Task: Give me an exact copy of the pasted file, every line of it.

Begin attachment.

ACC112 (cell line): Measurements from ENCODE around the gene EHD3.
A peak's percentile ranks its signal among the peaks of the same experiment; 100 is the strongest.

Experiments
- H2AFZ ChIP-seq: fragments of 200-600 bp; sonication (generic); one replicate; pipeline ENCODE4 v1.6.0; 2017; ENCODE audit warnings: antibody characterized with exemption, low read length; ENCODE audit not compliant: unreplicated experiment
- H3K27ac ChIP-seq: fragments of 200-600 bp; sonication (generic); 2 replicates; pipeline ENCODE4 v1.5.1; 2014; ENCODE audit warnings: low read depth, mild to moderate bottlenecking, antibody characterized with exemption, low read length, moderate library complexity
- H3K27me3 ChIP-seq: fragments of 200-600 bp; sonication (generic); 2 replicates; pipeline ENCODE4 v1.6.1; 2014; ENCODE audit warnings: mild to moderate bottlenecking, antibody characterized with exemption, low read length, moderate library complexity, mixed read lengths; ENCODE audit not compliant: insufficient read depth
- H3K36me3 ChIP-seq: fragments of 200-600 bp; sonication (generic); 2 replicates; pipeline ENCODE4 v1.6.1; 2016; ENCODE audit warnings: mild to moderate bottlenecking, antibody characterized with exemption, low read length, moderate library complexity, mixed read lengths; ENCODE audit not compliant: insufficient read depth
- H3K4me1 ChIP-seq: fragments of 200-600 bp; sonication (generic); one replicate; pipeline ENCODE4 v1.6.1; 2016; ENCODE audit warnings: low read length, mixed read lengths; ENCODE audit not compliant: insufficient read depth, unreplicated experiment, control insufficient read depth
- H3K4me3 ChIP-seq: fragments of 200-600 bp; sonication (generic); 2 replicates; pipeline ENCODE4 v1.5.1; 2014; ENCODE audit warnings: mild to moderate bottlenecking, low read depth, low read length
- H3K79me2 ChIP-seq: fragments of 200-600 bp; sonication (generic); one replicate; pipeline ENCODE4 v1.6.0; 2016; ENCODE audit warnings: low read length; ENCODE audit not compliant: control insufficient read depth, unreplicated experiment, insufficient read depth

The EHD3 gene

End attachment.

ACC112 (cell line): Measurements from ENCODE around the gene EHD3.
A peak's percentile ranks its signal among the peaks of the same experiment; 100 is the strongest.

Experiments
- H2AFZ ChIP-seq: fragments of 200-600 bp; sonication (generic); one replicate; pipeline ENCODE4 v1.6.0; 2017; ENCODE audit warnings: antibody characterized with exemption, low read length; ENCODE audit not compliant: unreplicated experiment
- H3K27ac ChIP-seq: fragments of 200-600 bp; sonication (generic); 2 replicates; pipeline ENCODE4 v1.5.1; 2014; ENCODE audit warnings: low read depth, mild to moderate bottlenecking, antibody characterized with exemption, low read length, moderate library complexity
- H3K27me3 ChIP-seq: fragments of 200-600 bp; sonication (generic); 2 replicates; pipeline ENCODE4 v1.6.1; 2014; ENCODE audit warnings: mild to moderate bottlenecking, antibody characterized with exemption, low read length, moderate library complexity, mixed read lengths; ENCODE audit not compliant: insufficient read depth
- H3K36me3 ChIP-seq: fragments of 200-600 bp; sonication (generic); 2 replicates; pipeline ENCODE4 v1.6.1; 2016; ENCODE audit warnings: mild to moderate bottlenecking, antibody characterized with exemption, low read length, moderate library complexity, mixed read lengths; ENCODE audit not compliant: insufficient read depth
- H3K4me1 ChIP-seq: fragments of 200-600 bp; sonication (generic); one replicate; pipeline ENCODE4 v1.6.1; 2016; ENCODE audit warnings: low read length, mixed read lengths; ENCODE audit not compliant: insufficient read depth, unreplicated experiment, control insufficient read depth
- H3K4me3 ChIP-seq: fragments of 200-600 bp; sonication (generic); 2 replicates; pipeline ENCODE4 v1.5.1; 2014; ENCODE audit warnings: mild to moderate bottlenecking, low read depth, low read length
- H3K79me2 ChIP-seq: fragments of 200-600 bp; sonication (generic); one replicate; pipeline ENCODE4 v1.6.0; 2016; ENCODE audit warnings: low read length; ENCODE audit not compliant: control insufficient read depth, unreplicated experiment, insufficient read depth

The EHD3 gene